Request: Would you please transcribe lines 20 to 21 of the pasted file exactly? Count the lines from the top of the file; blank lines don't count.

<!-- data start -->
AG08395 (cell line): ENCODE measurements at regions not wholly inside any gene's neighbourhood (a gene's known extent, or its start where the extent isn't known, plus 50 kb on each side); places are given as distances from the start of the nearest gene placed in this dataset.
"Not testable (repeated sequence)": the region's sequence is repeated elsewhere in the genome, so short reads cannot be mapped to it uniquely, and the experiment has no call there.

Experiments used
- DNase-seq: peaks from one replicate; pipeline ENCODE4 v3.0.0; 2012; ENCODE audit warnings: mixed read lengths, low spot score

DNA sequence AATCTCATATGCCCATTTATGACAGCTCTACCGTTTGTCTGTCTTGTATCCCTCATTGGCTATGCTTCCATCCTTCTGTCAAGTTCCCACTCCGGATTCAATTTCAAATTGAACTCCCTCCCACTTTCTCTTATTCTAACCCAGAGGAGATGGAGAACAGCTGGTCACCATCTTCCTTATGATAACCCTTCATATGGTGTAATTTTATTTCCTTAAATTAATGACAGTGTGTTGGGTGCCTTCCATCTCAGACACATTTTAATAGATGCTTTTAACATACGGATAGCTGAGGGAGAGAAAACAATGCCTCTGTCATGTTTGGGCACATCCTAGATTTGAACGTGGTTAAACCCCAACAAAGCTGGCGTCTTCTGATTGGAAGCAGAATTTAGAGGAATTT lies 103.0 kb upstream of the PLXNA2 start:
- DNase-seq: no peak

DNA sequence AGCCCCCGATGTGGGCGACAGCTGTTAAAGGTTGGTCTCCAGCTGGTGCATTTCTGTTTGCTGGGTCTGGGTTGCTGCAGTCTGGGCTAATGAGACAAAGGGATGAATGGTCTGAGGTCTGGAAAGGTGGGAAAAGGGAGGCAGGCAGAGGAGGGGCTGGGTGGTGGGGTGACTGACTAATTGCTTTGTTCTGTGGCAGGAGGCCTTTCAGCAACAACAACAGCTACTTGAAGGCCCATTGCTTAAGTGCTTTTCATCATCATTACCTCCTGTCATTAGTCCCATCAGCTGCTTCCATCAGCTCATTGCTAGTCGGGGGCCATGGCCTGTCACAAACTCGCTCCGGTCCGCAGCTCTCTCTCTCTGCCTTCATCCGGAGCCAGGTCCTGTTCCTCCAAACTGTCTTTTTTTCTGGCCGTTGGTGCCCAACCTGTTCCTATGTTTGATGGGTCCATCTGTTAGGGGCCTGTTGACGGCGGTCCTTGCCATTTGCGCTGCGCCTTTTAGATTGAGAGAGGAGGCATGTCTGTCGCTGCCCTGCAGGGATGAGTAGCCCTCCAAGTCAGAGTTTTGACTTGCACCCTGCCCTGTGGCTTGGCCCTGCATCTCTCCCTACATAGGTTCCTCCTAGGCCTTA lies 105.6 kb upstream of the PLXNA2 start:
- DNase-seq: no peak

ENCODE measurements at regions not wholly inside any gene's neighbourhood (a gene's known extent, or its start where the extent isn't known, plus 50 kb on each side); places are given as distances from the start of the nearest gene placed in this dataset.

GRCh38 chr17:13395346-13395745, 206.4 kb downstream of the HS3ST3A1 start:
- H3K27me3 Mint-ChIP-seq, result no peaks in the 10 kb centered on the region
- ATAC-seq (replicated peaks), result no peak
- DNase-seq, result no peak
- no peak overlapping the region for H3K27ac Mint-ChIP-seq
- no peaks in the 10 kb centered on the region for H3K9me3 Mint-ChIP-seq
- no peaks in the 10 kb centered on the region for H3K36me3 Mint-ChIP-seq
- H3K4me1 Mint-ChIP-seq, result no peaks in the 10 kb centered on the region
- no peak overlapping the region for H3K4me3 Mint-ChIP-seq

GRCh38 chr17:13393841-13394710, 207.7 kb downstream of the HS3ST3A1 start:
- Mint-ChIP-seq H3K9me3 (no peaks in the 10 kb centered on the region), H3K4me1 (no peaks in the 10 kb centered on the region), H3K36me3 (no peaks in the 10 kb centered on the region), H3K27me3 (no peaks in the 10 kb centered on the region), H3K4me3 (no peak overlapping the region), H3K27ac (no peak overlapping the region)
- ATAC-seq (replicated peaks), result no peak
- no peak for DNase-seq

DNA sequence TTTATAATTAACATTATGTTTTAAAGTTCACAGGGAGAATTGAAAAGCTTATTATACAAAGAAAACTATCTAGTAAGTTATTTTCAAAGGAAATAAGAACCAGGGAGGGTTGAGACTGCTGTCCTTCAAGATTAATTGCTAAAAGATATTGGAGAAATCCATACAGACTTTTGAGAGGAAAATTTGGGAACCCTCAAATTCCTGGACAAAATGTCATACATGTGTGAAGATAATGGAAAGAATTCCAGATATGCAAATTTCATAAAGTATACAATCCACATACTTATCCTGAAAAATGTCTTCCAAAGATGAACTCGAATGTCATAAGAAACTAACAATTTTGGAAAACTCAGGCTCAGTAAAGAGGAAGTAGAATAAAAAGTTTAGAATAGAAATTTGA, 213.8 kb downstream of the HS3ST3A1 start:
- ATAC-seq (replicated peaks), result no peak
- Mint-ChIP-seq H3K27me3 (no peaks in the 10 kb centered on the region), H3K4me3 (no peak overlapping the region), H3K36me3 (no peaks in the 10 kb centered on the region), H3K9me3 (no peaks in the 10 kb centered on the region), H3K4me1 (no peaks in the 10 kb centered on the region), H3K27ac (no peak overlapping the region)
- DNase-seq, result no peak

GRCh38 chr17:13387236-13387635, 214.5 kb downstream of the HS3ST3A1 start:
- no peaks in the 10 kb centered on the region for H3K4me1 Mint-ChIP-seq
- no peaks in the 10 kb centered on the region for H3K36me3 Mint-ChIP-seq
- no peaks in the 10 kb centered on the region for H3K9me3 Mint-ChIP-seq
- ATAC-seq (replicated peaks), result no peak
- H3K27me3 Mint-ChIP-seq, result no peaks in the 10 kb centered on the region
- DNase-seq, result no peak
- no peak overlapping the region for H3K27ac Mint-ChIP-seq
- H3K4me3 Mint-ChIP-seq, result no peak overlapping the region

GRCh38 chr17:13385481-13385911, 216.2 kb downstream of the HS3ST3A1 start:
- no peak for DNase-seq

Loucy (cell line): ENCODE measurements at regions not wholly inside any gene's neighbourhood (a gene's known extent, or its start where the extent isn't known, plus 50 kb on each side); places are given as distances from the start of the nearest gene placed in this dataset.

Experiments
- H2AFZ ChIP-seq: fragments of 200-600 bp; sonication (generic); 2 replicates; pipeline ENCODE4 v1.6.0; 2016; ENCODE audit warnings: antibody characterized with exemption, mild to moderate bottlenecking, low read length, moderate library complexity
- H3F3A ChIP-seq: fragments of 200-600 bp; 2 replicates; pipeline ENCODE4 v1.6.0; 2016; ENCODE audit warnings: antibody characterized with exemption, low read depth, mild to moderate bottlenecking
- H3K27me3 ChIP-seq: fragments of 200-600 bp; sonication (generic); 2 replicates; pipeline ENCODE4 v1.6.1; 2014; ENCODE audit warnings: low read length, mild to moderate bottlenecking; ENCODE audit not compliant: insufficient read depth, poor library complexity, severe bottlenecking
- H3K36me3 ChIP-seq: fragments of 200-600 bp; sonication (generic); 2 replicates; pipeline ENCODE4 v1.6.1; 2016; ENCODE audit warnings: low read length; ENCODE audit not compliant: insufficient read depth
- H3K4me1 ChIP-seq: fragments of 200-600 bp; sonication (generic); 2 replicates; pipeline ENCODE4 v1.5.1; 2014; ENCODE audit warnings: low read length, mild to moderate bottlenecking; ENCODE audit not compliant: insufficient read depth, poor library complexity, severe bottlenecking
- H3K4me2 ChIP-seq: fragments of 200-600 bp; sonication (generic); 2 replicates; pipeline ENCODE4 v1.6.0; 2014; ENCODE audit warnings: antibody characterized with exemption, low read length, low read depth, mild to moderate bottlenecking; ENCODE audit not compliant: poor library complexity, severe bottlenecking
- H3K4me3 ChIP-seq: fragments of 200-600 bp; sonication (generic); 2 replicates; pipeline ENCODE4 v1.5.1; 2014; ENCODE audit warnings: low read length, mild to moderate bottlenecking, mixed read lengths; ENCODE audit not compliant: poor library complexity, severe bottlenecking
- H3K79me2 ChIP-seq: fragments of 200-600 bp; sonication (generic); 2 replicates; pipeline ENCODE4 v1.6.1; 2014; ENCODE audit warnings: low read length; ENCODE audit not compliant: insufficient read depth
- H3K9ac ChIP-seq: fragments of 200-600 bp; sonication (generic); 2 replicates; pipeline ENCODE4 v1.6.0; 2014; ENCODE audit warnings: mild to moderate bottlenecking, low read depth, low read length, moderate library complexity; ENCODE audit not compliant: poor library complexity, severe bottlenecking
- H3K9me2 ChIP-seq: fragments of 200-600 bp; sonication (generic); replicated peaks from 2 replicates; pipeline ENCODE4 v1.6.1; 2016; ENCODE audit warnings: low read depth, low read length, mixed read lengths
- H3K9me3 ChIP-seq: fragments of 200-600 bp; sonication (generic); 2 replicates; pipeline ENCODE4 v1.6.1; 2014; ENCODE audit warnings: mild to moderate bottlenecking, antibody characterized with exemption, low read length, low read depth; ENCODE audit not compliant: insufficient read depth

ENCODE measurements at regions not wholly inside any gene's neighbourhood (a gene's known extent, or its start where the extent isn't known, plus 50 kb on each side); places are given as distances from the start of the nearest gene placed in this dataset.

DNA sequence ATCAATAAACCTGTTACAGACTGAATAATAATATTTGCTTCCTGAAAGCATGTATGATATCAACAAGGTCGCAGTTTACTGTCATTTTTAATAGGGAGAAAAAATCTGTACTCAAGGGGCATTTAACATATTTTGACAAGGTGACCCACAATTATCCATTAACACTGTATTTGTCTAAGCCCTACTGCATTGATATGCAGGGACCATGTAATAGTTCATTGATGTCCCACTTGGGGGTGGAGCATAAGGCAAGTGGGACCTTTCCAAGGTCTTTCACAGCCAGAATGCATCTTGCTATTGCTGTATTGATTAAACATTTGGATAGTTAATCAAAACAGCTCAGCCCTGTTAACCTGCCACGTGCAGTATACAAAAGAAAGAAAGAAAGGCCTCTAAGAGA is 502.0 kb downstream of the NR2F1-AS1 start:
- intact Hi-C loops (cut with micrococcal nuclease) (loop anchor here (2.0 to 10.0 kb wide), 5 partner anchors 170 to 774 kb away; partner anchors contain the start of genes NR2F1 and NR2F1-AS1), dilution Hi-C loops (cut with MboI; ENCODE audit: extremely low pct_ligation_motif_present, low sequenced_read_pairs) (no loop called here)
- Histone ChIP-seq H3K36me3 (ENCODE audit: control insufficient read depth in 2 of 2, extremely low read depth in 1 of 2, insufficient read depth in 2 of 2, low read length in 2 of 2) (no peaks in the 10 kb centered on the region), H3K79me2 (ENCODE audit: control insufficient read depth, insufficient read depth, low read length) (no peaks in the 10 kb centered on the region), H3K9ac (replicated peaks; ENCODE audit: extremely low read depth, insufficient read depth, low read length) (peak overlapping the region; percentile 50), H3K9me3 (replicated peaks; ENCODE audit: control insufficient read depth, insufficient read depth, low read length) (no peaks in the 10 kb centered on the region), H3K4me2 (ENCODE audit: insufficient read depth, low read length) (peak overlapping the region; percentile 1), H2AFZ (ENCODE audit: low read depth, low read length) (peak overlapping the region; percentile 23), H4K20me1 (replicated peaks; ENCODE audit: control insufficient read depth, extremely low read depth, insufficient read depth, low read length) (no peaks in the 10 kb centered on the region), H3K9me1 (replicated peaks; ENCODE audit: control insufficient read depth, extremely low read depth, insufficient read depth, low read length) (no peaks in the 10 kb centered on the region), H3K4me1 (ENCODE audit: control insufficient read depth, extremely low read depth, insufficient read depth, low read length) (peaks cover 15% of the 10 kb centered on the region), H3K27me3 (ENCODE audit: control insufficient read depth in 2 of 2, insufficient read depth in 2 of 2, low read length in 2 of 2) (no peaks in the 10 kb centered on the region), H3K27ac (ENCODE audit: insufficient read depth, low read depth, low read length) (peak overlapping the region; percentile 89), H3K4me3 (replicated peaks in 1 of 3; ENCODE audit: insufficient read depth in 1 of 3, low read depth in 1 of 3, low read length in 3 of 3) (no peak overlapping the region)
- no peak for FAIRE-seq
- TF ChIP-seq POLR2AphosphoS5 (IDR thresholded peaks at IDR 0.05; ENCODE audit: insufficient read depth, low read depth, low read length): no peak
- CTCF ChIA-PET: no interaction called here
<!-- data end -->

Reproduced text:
- Mint-ChIP-seq H3K9me3 (no peaks in the 10 kb centered on the region), H3K4me1 (no peaks in the 10 kb centered on the region), H3K36me3 (no peaks in the 10 kb centered on the region), H3K27me3 (no peaks in the 10 kb centered on the region), H3K4me3 (no peak overlapping the region), H3K27ac (no peak overlapping the region)
- ATAC-seq (replicated peaks), result no peak